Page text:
Canada started out with strict gambling laws, but now it is much more relaxed. The control rests mainly with the territorial and provincial governments; however, they can form their policies keeping to the statutes of the country’s Criminal Code. However, the scene was quite different back in 1892 when only betting on horse racing was allowed, and all other types of gambling was banned.
In the years following 1892, up to 1969, the laws began to change and were more relaxed to allow gambling with smaller odds that would benefit charities. Gambling at summer fairs became quite popular, apart from the wagering on horse races. These turn of events inspired the governments at the federal and provincial level to introduce lotteries in 1969, which would raise money for activities that were worthwhile for the country.
Later with the advent of slot machines and electronic gaming devices, the Criminal Code of Canada was amended in 1985 to accommodate these gambling activities. This amendment also gave more powers to provincial and territorial governments to control gambling in areas under their jurisdiction. Hence, there is no uniform policy for gambling across Canada, and you might find areas that are stricter than others are.
Presently, bingo for charitable purposes, horse racing and ticket lotteries are legal all over Canada, but may not be offered in all the areas. People can also play games at casinos in Canada, and over 100 casinos are operating all over Canada, with the exception in Newfoundland & Labrador, Prince Edward Island, and New Brunswick. Casinos in Canada are popular tourist attractions and a favorite of the local population and outsiders as well. With the spread of Internet, certain online casinos like JackpotCity have also become very popular. Online casinos are much more accesible in terms of cost – players can play for free before putting money down on the table, so to speak. Similar laws apply to the online casinos, at the minute the age restriction for entering a casino is 19 years; however, places like Quebec, Manitoba, and Alberta have relaxed their laws, making 18 the admissible age.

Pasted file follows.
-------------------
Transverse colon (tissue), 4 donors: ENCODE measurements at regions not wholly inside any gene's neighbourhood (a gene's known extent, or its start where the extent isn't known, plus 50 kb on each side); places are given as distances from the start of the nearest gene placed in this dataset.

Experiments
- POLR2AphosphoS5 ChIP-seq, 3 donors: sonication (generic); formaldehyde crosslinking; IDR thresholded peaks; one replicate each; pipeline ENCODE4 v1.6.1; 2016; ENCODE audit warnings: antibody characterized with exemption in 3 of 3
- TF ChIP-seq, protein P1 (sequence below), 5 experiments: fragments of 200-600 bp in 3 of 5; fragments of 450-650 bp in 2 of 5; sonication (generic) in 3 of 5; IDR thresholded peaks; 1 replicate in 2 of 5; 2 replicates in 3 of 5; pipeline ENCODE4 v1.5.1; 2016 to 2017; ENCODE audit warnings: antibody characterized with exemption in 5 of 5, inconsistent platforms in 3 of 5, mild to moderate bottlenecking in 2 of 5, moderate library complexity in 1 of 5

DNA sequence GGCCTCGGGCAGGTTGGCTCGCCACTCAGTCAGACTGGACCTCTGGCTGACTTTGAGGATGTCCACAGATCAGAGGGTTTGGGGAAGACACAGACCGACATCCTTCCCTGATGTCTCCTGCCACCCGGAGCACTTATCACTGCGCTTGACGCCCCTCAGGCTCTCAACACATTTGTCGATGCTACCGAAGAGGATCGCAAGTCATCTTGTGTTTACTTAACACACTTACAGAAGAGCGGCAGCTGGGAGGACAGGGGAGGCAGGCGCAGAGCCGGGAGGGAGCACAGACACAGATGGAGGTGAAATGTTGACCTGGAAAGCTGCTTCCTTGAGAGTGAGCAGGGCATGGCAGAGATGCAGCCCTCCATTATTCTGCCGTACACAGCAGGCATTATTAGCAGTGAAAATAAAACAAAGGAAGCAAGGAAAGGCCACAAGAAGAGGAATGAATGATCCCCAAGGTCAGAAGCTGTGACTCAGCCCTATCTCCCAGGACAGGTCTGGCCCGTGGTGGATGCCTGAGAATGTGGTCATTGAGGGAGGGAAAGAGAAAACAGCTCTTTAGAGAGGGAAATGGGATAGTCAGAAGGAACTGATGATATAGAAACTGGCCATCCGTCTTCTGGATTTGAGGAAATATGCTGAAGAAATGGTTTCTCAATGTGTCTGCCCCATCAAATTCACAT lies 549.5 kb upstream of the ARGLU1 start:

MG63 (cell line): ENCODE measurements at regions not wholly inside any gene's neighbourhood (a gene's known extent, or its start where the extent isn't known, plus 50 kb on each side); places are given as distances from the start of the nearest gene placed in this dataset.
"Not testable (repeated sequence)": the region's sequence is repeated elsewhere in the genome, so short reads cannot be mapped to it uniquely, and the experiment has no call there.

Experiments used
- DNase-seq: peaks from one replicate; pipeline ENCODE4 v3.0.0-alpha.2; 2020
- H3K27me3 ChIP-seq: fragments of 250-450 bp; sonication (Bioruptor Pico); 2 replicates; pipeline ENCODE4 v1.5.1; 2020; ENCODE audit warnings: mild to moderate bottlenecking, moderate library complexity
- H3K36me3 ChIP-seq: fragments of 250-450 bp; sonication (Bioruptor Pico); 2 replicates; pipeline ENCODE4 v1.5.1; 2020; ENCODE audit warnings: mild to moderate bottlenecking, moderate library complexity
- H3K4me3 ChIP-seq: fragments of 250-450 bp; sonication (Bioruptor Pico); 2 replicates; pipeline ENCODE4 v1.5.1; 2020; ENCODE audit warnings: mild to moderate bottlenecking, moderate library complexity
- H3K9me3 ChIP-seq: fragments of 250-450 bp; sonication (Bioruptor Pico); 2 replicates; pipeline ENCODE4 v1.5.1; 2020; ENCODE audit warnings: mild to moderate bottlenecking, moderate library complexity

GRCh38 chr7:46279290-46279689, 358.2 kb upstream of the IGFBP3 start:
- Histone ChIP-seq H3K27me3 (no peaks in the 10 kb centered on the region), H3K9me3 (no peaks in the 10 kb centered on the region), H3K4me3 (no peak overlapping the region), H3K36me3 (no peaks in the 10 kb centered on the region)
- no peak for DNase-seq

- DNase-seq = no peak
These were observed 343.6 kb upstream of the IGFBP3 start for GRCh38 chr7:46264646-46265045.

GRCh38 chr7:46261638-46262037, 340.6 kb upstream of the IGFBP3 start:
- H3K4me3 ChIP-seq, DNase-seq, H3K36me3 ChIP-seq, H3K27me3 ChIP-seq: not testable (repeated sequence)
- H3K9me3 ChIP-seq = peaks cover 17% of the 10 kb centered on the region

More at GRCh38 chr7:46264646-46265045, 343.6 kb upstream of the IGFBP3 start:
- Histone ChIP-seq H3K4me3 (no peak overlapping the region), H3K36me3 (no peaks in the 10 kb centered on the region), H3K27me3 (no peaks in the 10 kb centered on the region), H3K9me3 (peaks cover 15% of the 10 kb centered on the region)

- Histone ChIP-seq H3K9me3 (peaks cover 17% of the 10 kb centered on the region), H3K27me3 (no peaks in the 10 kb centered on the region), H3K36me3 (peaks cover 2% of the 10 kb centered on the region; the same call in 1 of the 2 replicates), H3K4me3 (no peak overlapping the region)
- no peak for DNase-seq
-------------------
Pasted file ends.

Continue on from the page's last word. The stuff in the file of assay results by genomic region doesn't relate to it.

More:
Visit the Canadian War Museum!
When you are traveling through Ontario, Canada and looking for attractions to visit, consider taking a tour of the Canadian War Museum in Ottawa. The museum is a great place to learn about the sacrifices that Canadian military personnel have made and the wars they have been involved in. You might be surprised what you see and learn at the museum. [click to continue…]
Canadian Aviation and Space Museum
This aviation museum has the most far-reaching collection of planes and flight memorabilia in the country. Much flight-themed art work is on exhibit as well. The world-class displays follow the history of flight in Canada and around the world. First opening in Ottawa in 1960, the collection moved to its current facilities in the late 1980s. Then, the spacious Reserve Hanger was completed in the mid-2000s.
Today, the Canadian Aviation and Space Museum celebrates flight from its beginning in the country in the early 1900s. Following aviation history from World War I to the present day and including space flight, the venue easily engages young and old in the common human fascination with flying. [click to continue…]
In Anticipation of the Canadian Human Rights Museum
The architectural landscape of Winnipeg, Manitoba in Canada is undergoing a physical transformation. Out from the dust of construction, an extensive path of bridges and an expansive 47,000 square feet of exhibit space culminate in a striking 23-story glass tower that overlooks the city. Projected for completion at the end of 2012, the Canadian Human Rights Museum is an idea museum, a learning center for humanity.
The physical form of this unique destination is powerful and meaningful. Drawing upon the historical, cultural, and symbolic significance of the Forks, the meeting of the Assiniboine and Red Rivers where the museum begins, the building itself is designed to move visitors from darkness to light. As architect Antoine Predrock explains, ““The Canadian Museum for Human Rights is rooted in humanity, making visible in the architecture the fundamental commonality of humankind-a symbolic apparition of ice, clouds and stone set in a field of sweet grass. Carved into the earth and dissolving into the sky on the Winnipeg horizon, the abstract ephemeral wings of a white dove embrace a mythic stone mountain of 450 million year old Tyndall limestone in the creation of a unifying and timeless landmark for all nations and cultures of the world.” [click to continue…]